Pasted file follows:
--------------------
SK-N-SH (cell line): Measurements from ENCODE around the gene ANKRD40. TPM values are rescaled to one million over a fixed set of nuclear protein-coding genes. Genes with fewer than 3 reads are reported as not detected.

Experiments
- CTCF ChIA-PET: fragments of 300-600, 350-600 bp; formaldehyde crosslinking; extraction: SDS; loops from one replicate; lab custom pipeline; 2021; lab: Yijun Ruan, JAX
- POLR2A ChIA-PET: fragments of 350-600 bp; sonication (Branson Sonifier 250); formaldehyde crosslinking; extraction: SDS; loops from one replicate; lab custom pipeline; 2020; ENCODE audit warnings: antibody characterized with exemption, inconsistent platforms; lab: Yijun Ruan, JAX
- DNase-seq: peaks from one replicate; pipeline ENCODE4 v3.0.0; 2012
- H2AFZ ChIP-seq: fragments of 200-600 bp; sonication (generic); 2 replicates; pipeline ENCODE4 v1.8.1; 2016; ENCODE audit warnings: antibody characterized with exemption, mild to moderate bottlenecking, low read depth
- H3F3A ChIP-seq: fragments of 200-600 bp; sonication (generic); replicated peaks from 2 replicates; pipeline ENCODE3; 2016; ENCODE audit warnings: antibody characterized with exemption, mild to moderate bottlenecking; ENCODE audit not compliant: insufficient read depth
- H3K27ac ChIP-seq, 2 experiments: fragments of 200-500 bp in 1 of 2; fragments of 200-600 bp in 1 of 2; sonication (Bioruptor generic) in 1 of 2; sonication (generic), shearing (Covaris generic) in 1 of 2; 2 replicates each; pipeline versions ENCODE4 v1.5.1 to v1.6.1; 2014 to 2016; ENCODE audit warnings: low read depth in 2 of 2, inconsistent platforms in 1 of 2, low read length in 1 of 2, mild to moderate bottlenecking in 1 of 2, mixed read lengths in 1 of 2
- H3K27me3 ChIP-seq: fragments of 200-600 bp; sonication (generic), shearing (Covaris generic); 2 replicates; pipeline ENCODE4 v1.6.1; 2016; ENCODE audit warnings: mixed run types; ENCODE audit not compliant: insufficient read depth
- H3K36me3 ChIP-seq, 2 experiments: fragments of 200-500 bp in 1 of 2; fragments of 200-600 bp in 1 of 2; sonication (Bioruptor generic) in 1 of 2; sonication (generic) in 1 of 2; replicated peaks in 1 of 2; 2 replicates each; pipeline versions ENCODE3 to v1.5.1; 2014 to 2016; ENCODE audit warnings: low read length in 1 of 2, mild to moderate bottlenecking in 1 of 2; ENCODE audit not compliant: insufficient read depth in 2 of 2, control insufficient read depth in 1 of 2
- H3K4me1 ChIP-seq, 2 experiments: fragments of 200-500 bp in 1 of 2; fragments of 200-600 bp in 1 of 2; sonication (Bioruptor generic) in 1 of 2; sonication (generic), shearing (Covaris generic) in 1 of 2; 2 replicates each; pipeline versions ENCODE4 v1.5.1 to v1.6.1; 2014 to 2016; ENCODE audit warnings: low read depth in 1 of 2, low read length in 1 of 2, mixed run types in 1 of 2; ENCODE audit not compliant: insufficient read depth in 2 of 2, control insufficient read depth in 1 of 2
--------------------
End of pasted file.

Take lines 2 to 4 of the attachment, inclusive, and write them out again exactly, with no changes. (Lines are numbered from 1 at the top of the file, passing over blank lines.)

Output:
Experiments
- CTCF ChIA-PET: fragments of 300-600, 350-600 bp; formaldehyde crosslinking; extraction: SDS; loops from one replicate; lab custom pipeline; 2021; lab: Yijun Ruan, JAX
- POLR2A ChIA-PET: fragments of 350-600 bp; sonication (Branson Sonifier 250); formaldehyde crosslinking; extraction: SDS; loops from one replicate; lab custom pipeline; 2020; ENCODE audit warnings: antibody characterized with exemption, inconsistent platforms; lab: Yijun Ruan, JAX